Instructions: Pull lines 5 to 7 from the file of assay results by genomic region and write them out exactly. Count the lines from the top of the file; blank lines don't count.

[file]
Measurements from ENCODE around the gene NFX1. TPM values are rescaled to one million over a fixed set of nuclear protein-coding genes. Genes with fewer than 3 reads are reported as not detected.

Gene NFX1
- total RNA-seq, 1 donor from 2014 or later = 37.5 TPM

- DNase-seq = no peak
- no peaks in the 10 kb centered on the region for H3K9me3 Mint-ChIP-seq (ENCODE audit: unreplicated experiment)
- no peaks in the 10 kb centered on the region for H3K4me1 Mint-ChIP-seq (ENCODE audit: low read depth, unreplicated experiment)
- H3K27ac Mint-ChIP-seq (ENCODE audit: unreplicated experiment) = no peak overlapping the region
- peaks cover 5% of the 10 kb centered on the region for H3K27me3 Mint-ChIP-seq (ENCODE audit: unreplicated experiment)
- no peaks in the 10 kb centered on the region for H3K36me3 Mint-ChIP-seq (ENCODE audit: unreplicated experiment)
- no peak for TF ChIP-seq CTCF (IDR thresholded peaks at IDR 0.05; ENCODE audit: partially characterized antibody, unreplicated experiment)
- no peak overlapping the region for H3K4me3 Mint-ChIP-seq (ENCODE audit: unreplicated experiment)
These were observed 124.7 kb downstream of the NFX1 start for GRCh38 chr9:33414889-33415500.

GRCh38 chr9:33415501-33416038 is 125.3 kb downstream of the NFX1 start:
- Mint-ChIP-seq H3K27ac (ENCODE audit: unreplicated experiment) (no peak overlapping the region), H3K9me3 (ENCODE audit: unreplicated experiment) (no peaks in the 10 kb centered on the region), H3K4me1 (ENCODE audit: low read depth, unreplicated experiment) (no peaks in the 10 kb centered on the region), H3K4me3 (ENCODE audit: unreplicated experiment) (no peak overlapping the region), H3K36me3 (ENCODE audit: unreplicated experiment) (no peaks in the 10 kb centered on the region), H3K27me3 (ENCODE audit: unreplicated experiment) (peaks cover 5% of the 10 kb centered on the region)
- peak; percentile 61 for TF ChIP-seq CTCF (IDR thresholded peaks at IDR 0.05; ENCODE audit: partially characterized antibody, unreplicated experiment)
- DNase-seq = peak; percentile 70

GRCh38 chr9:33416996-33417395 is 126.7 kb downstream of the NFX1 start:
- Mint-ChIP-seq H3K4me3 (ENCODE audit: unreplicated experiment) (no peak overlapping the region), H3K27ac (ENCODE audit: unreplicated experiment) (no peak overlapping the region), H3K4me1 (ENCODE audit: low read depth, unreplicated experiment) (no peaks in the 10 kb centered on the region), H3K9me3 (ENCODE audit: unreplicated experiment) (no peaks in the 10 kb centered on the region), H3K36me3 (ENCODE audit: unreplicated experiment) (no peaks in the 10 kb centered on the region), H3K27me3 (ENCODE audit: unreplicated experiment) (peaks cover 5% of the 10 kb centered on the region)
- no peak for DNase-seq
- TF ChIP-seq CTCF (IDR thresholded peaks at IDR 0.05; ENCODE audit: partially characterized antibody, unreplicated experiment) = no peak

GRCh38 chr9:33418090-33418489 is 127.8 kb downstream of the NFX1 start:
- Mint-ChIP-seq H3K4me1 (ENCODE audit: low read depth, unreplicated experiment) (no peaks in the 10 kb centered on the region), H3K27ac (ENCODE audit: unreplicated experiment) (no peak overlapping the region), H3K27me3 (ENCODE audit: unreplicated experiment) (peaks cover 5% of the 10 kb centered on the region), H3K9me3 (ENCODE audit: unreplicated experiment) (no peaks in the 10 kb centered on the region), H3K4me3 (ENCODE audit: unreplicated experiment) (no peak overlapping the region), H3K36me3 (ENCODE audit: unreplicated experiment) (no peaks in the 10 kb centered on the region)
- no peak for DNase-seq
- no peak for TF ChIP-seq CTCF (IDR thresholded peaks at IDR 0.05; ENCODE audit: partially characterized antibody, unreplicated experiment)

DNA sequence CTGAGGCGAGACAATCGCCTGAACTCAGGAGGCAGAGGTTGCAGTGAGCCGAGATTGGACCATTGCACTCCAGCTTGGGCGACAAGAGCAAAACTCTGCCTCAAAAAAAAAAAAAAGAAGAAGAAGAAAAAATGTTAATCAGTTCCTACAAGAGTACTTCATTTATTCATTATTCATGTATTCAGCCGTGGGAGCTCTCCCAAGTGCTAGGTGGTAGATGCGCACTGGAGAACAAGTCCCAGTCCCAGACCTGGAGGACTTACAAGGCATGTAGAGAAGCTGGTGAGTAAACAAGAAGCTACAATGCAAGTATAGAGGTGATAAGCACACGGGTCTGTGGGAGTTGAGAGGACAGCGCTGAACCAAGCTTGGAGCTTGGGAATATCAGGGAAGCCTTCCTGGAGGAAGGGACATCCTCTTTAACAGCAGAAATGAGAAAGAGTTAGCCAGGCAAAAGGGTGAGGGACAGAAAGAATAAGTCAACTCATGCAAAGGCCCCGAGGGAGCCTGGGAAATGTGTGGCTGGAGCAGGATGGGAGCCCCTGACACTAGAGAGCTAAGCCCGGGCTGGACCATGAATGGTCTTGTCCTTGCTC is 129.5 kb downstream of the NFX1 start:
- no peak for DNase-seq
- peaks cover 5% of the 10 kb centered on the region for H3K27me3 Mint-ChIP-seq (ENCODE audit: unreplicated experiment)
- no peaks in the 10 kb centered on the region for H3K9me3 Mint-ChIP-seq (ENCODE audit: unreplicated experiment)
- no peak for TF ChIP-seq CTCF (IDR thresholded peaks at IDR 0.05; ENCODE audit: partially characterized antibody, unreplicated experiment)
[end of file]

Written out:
- no peaks in the 10 kb centered on the region for H3K9me3 Mint-ChIP-seq (ENCODE audit: unreplicated experiment)
- no peaks in the 10 kb centered on the region for H3K4me1 Mint-ChIP-seq (ENCODE audit: low read depth, unreplicated experiment)
- H3K27ac Mint-ChIP-seq (ENCODE audit: unreplicated experiment) = no peak overlapping the region